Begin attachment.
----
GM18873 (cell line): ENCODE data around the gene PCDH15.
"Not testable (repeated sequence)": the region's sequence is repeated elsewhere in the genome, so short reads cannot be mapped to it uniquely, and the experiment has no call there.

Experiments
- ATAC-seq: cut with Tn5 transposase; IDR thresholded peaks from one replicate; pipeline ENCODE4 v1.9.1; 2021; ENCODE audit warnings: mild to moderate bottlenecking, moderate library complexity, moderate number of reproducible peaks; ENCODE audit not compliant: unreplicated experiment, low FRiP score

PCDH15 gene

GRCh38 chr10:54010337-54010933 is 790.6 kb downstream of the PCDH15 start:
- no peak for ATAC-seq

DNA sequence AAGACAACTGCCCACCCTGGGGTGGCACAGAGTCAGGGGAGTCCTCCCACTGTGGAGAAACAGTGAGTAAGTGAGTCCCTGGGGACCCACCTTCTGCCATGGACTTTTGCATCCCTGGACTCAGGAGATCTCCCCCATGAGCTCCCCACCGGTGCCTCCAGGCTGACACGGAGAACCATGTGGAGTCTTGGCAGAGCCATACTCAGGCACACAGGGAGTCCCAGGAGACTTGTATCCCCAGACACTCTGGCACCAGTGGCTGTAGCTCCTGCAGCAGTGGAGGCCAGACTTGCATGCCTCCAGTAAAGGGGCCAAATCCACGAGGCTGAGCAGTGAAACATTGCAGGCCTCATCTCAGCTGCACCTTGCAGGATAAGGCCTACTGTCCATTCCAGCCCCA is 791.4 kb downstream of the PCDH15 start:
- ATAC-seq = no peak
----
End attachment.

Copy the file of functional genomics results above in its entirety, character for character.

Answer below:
GM18873 (cell line): ENCODE data around the gene PCDH15.
"Not testable (repeated sequence)": the region's sequence is repeated elsewhere in the genome, so short reads cannot be mapped to it uniquely, and the experiment has no call there.

Experiments
- ATAC-seq: cut with Tn5 transposase; IDR thresholded peaks from one replicate; pipeline ENCODE4 v1.9.1; 2021; ENCODE audit warnings: mild to moderate bottlenecking, moderate library complexity, moderate number of reproducible peaks; ENCODE audit not compliant: unreplicated experiment, low FRiP score

PCDH15 gene

GRCh38 chr10:54010337-54010933 is 790.6 kb downstream of the PCDH15 start:
- no peak for ATAC-seq

DNA sequence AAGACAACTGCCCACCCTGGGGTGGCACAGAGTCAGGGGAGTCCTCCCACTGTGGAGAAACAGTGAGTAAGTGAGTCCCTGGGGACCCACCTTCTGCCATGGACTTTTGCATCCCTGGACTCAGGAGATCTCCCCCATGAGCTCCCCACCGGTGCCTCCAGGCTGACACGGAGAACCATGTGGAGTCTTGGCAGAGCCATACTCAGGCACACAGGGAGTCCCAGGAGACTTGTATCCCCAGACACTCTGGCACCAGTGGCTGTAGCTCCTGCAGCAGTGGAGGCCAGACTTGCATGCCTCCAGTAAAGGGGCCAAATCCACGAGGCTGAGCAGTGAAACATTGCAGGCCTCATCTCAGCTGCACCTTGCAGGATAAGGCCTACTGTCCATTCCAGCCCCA is 791.4 kb downstream of the PCDH15 start:
- ATAC-seq = no peak